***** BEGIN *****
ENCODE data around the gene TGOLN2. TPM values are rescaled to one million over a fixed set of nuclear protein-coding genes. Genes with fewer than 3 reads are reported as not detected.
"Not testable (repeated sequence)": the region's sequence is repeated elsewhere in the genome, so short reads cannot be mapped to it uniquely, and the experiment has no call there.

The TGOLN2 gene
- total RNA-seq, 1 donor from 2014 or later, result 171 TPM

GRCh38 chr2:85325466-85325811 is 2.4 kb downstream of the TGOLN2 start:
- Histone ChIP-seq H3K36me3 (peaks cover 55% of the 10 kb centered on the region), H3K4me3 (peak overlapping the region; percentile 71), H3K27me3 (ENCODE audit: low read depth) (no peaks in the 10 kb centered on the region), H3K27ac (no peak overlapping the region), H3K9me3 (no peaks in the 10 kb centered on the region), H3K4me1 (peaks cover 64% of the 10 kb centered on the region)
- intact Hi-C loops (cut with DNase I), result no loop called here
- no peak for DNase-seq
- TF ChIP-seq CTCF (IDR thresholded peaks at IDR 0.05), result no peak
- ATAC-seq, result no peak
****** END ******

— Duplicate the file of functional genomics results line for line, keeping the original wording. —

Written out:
ENCODE data around the gene TGOLN2. TPM values are rescaled to one million over a fixed set of nuclear protein-coding genes. Genes with fewer than 3 reads are reported as not detected.
"Not testable (repeated sequence)": the region's sequence is repeated elsewhere in the genome, so short reads cannot be mapped to it uniquely, and the experiment has no call there.

The TGOLN2 gene
- total RNA-seq, 1 donor from 2014 or later, result 171 TPM

GRCh38 chr2:85325466-85325811 is 2.4 kb downstream of the TGOLN2 start:
- Histone ChIP-seq H3K36me3 (peaks cover 55% of the 10 kb centered on the region), H3K4me3 (peak overlapping the region; percentile 71), H3K27me3 (ENCODE audit: low read depth) (no peaks in the 10 kb centered on the region), H3K27ac (no peak overlapping the region), H3K9me3 (no peaks in the 10 kb centered on the region), H3K4me1 (peaks cover 64% of the 10 kb centered on the region)
- intact Hi-C loops (cut with DNase I), result no loop called here
- no peak for DNase-seq
- TF ChIP-seq CTCF (IDR thresholded peaks at IDR 0.05), result no peak
- ATAC-seq, result no peak